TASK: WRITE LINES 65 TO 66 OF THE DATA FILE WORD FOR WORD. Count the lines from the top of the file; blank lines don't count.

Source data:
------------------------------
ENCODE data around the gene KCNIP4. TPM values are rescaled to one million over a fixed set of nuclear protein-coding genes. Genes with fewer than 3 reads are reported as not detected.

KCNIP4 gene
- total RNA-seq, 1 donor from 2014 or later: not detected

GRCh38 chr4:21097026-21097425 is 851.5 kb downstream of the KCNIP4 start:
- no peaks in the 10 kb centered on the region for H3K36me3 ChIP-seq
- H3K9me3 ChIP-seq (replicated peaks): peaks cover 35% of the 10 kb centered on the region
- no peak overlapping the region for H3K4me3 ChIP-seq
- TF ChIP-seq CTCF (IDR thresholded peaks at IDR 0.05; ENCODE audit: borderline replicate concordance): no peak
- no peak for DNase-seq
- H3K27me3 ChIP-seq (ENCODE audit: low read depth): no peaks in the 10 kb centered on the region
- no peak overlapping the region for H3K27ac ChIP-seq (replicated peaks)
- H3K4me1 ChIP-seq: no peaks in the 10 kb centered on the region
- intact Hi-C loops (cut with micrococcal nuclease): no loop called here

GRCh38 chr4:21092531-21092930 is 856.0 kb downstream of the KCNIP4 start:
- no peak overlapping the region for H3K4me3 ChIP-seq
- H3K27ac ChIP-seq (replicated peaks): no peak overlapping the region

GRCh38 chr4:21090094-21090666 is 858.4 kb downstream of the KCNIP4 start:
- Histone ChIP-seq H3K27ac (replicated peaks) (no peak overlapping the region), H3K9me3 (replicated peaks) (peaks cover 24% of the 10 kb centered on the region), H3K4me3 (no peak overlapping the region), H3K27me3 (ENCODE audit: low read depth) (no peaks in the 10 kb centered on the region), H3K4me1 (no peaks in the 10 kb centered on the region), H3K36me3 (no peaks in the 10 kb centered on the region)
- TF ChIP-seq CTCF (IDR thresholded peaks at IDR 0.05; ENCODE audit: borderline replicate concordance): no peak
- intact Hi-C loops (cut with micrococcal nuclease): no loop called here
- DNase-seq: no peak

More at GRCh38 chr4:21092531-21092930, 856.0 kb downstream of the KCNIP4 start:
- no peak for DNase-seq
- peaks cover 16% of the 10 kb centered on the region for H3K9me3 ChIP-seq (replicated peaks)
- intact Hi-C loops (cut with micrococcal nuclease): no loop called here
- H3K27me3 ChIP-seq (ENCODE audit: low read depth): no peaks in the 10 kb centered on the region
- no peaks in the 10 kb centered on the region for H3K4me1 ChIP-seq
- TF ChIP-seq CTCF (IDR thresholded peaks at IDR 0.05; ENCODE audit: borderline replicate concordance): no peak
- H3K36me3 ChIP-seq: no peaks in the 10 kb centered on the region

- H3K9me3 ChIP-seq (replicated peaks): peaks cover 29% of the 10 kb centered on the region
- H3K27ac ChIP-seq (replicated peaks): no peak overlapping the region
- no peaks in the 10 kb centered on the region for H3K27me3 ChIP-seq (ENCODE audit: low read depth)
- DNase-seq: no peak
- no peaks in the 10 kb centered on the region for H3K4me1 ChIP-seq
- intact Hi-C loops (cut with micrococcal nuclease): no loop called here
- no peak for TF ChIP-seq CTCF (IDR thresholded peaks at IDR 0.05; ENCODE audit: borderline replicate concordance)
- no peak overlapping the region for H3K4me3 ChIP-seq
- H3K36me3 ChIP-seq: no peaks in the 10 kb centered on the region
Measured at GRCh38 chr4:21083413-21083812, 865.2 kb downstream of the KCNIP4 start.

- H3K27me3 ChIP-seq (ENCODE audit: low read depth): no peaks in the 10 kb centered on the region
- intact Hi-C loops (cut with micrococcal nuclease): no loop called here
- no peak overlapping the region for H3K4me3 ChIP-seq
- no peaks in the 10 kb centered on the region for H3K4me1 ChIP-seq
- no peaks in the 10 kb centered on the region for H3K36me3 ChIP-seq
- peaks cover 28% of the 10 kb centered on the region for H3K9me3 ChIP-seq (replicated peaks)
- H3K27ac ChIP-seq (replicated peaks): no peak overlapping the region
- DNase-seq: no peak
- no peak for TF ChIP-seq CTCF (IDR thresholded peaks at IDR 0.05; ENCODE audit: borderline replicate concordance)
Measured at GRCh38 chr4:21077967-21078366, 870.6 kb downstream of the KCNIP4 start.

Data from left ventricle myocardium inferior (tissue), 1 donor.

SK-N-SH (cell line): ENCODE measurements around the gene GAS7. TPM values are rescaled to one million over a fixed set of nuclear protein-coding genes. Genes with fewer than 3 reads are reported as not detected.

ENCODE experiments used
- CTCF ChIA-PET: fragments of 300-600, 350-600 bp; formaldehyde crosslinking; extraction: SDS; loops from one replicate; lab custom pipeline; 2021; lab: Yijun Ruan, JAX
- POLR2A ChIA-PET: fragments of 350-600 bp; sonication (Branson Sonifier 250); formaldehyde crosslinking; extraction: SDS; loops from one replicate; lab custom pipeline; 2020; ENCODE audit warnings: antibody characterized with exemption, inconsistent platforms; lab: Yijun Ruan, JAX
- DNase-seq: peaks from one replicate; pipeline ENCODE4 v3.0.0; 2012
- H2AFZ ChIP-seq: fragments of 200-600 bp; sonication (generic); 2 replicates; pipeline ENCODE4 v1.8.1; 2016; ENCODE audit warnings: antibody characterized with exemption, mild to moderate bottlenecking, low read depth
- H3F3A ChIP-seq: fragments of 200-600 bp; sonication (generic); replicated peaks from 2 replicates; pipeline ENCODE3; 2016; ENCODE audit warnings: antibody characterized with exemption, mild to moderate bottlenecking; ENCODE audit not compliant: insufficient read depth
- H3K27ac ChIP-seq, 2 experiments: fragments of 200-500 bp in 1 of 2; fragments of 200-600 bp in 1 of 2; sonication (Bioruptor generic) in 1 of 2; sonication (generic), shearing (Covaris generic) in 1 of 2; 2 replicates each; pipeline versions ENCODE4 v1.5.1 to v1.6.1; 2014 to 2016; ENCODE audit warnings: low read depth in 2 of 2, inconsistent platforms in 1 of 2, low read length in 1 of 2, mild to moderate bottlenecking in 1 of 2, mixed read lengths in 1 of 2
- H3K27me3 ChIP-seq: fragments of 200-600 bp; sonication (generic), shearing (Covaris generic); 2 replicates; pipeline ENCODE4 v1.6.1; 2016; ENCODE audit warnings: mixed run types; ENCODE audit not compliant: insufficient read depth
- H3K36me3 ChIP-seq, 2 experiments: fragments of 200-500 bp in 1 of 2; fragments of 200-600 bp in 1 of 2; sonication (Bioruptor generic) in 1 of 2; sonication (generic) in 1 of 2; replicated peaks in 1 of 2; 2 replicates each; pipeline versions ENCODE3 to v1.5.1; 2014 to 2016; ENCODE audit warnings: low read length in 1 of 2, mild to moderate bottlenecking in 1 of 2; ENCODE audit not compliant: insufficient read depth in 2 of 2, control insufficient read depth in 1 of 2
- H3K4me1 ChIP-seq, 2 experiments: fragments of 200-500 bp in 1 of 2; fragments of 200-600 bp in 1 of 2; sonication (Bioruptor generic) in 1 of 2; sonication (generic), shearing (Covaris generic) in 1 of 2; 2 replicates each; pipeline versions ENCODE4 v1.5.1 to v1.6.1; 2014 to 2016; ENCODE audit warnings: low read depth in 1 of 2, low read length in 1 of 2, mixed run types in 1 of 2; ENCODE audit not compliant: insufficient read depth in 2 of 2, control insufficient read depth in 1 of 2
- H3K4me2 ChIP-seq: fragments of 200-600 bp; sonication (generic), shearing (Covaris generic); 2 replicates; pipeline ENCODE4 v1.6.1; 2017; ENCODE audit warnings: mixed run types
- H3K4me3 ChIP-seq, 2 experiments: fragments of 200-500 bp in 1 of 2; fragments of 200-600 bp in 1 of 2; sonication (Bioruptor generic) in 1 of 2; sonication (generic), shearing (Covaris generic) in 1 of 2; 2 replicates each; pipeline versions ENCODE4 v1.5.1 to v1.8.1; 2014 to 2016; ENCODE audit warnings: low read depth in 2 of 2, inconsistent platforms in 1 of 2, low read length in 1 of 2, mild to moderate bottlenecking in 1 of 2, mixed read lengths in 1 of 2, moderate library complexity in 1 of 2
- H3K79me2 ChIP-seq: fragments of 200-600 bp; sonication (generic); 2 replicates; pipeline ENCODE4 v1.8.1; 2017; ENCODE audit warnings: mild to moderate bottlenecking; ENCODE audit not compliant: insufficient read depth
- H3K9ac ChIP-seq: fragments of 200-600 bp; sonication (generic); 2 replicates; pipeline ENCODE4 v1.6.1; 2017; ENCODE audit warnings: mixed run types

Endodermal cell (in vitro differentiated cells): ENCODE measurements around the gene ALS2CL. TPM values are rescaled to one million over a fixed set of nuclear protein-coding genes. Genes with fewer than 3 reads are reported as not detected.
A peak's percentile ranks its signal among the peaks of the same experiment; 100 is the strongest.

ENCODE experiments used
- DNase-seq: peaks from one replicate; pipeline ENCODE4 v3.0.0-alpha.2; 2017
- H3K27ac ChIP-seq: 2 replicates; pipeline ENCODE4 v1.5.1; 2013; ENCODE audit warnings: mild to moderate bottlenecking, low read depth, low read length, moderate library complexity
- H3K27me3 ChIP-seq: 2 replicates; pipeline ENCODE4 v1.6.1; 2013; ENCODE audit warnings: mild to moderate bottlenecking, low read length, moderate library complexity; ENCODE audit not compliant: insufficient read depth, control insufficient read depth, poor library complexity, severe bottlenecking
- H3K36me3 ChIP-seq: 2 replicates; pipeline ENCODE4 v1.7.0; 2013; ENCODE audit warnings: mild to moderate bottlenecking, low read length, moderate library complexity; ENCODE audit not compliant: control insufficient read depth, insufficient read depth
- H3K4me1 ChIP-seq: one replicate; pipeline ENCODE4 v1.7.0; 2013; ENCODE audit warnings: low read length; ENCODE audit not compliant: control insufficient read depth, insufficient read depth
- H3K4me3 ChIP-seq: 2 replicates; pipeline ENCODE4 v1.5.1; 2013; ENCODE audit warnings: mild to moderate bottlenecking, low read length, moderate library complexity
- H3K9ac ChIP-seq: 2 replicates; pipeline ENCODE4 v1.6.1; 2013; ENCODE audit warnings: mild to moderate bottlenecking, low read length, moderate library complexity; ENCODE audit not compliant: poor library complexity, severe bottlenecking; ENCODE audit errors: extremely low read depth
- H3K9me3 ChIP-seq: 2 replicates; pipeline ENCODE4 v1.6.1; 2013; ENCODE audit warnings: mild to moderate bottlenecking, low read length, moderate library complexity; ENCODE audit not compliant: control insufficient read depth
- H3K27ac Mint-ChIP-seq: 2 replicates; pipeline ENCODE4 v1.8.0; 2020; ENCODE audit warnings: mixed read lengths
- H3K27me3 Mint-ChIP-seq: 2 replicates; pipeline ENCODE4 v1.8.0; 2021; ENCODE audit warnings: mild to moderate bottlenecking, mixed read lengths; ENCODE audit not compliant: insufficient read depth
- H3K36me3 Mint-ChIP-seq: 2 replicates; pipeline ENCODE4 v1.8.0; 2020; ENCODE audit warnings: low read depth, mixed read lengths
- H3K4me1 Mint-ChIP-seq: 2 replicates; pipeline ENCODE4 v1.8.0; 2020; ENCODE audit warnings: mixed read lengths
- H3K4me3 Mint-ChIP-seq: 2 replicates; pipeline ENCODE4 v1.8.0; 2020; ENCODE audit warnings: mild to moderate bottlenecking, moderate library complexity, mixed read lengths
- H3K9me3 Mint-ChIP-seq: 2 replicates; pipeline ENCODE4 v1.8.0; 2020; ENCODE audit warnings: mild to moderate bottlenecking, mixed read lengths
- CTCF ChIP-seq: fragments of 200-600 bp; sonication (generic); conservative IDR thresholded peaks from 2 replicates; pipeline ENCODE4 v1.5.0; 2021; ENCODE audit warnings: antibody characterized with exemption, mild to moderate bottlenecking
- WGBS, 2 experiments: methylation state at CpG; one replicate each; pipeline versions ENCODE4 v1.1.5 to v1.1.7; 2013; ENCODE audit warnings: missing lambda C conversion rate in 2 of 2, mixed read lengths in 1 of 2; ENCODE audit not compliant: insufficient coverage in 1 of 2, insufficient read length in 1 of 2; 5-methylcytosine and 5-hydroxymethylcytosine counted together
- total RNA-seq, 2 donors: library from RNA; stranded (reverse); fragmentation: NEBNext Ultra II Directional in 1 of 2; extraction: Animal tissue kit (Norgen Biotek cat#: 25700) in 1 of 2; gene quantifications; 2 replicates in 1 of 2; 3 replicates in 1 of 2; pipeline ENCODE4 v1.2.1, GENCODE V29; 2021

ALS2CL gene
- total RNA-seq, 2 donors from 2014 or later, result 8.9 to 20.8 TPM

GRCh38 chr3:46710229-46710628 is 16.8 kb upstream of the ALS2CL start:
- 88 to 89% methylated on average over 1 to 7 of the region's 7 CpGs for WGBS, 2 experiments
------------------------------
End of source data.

- H3K9ac ChIP-seq: fragments of 200-600 bp; sonication (generic); 2 replicates; pipeline ENCODE4 v1.6.1; 2017; ENCODE audit warnings: mixed run types

Endodermal cell (in vitro differentiated cells): ENCODE measurements around the gene ALS2CL. TPM values are rescaled to one million over a fixed set of nuclear protein-coding genes. Genes with fewer than 3 reads are reported as not detected.